Optimizing CUDA: Warps, Threads and Blocks.

We are going to explain how to maximize the use of the processors in the GPU. In order to do so, we need to understand the architecture of the NVIDIA CUDA GPU’s. So, let’s begin:

The main advantage of the GPU’s against the CPU is that the GPU has much more processors units than the CPU. Therefore, it allows us to execute an even greater number of threads that run in parallel. Every time that we create threads in CUDA, they are assigned to one of the execution resources that handle these. These resources are called Streaming Multiprocessors (SM, following the convention name in Programming Massively Parallel Processors by David B. Kirk, Wen-mei W. Hwu ), and depending on the NVIDIA GPU, it will have X or Y number of SM. Each of these SM can handle up to 8 blocks, and this is a restriction imposed by the architecture. For the same reason, there’s a limit on the maximum number of threads that we can run in each SM and, as an example, let’s say that this number is 1024 threads per block (GT200). If we know that the GT200 has 30 SM (240 c0res according to the specs), basic maths tell us that the maximum number of threads that can run in the GPU is 30 (SM) x 1024 threads (per SM) = 30720 threads can reside in SM.

Automatic Scalability

Another way of doing this maths and getting a better understanding of the CUDA architecture is looking at the number of warps. Each SM schedules the threads based on warps, which are a set of threads belonging to the same block. The number of threads that belongs to a warp depends on the Compute Capability version, but in our example, it is 32 threads per warp. Thus, having (1024 threads/block) / (32 threads/warps) = 32 warps per SM. According to the specs, GT200 has a maximum of 32 warps/SM and 8 blocks/SM limitation. Thereby, it can handle a maximum of 30 SM x 32 warps/SM x 32 threads/warp = 30720.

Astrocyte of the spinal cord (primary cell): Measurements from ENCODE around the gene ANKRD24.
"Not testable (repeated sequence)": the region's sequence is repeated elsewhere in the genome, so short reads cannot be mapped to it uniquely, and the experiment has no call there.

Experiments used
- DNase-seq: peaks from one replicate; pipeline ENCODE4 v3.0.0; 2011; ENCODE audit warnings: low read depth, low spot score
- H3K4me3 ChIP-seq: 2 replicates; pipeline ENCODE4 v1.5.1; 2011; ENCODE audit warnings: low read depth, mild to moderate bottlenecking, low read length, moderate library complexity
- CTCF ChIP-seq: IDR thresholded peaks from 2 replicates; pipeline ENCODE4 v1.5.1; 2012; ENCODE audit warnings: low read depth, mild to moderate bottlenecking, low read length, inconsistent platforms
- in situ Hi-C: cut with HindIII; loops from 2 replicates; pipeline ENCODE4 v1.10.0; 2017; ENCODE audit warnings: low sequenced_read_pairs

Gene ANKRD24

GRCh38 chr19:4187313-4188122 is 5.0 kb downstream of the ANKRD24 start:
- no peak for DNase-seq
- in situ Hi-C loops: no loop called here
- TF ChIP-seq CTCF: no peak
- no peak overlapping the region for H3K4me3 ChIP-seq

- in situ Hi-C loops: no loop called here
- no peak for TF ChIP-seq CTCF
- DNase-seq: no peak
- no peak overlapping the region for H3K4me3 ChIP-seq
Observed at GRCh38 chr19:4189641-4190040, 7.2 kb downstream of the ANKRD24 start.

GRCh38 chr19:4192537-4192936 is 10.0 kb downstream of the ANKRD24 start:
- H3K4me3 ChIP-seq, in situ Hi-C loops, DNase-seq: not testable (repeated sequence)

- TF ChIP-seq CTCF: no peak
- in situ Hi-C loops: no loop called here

If we remember the example that I gave in the first post of this series, the details where:

add<<<64,64>>>(a_d, b_d, c_d); // 64 blocks, 64 threads

Thus, if we liked to use 64 threads, we would need (1024 threads/SM)/ (64 threads) = 16 blocks to occupy an SM. But, we said we are limited to 8 blocks per SM so, we would end up using only 64 threads/block * 8 block/SM = 512 threads/SM, when the max for this GPU is 1024 threads/SM. If we use 128 threads, we will need (1024 threads/SM) / (128 threads) = 8 blocks == max num blocks per SM. So, we will end up using (128 threads/block) * 8 block/SM = 1024 threads/SM, meaning that all of the SM will be using their max thread capacity and the maximal number of warps per SM. As a result of this:

// 64 blocks to 8 blocks
// 64 threads to 128 threads
// add<<<64,64>>>(a_d, b_d, c_d);
add<<<8,128>>>(a_d, b_d, c_d);

For further information, I recommend to read the NVIDIA docs and the book Programming massively parallel processors by David B. Kirk and Wen-mei W. Hwu.

Thanks for reading.

This entry was published on January 13, 2013 at 12:20 pm. It’s filed under Uncategorized and tagged , , , , . Bookmark the permalink. Follow any comments here with the RSS feed for this post.

One thought on “Optimizing CUDA: Warps, Threads and Blocks.

  1. Yes but there are 30 SMs. So wouldnt be nice if we write add<<>>(a_d, b_d, c_d);

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